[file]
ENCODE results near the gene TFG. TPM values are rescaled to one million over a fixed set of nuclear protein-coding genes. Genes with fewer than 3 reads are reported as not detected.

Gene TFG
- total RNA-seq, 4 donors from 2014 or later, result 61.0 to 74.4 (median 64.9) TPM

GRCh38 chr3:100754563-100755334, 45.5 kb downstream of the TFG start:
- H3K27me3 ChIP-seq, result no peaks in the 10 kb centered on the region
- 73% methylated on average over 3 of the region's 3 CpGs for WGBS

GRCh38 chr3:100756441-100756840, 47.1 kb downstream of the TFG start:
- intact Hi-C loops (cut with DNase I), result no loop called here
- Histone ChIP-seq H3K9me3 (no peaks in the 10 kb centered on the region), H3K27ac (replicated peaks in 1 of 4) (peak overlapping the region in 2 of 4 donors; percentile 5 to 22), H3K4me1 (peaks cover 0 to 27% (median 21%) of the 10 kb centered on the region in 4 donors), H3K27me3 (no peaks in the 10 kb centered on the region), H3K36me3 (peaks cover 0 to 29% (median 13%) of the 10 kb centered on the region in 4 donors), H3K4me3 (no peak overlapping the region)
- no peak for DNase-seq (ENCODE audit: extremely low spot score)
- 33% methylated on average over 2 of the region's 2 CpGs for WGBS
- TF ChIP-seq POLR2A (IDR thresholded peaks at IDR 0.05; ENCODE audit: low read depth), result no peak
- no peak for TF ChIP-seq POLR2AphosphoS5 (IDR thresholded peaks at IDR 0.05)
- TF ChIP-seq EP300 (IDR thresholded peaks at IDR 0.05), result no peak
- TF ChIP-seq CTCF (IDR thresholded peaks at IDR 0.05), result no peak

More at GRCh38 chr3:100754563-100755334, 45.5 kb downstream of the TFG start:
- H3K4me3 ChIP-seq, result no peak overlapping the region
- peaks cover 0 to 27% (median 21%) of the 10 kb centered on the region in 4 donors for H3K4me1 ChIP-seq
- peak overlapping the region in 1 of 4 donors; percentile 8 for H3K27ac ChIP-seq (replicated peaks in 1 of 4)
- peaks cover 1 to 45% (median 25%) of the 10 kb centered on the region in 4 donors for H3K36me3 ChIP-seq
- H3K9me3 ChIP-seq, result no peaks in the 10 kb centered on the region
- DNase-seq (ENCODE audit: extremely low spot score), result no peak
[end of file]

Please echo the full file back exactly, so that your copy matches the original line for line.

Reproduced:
ENCODE results near the gene TFG. TPM values are rescaled to one million over a fixed set of nuclear protein-coding genes. Genes with fewer than 3 reads are reported as not detected.

Gene TFG
- total RNA-seq, 4 donors from 2014 or later, result 61.0 to 74.4 (median 64.9) TPM

GRCh38 chr3:100754563-100755334, 45.5 kb downstream of the TFG start:
- H3K27me3 ChIP-seq, result no peaks in the 10 kb centered on the region
- 73% methylated on average over 3 of the region's 3 CpGs for WGBS

GRCh38 chr3:100756441-100756840, 47.1 kb downstream of the TFG start:
- intact Hi-C loops (cut with DNase I), result no loop called here
- Histone ChIP-seq H3K9me3 (no peaks in the 10 kb centered on the region), H3K27ac (replicated peaks in 1 of 4) (peak overlapping the region in 2 of 4 donors; percentile 5 to 22), H3K4me1 (peaks cover 0 to 27% (median 21%) of the 10 kb centered on the region in 4 donors), H3K27me3 (no peaks in the 10 kb centered on the region), H3K36me3 (peaks cover 0 to 29% (median 13%) of the 10 kb centered on the region in 4 donors), H3K4me3 (no peak overlapping the region)
- no peak for DNase-seq (ENCODE audit: extremely low spot score)
- 33% methylated on average over 2 of the region's 2 CpGs for WGBS
- TF ChIP-seq POLR2A (IDR thresholded peaks at IDR 0.05; ENCODE audit: low read depth), result no peak
- no peak for TF ChIP-seq POLR2AphosphoS5 (IDR thresholded peaks at IDR 0.05)
- TF ChIP-seq EP300 (IDR thresholded peaks at IDR 0.05), result no peak
- TF ChIP-seq CTCF (IDR thresholded peaks at IDR 0.05), result no peak

More at GRCh38 chr3:100754563-100755334, 45.5 kb downstream of the TFG start:
- H3K4me3 ChIP-seq, result no peak overlapping the region
- peaks cover 0 to 27% (median 21%) of the 10 kb centered on the region in 4 donors for H3K4me1 ChIP-seq
- peak overlapping the region in 1 of 4 donors; percentile 8 for H3K27ac ChIP-seq (replicated peaks in 1 of 4)
- peaks cover 1 to 45% (median 25%) of the 10 kb centered on the region in 4 donors for H3K36me3 ChIP-seq
- H3K9me3 ChIP-seq, result no peaks in the 10 kb centered on the region
- DNase-seq (ENCODE audit: extremely low spot score), result no peak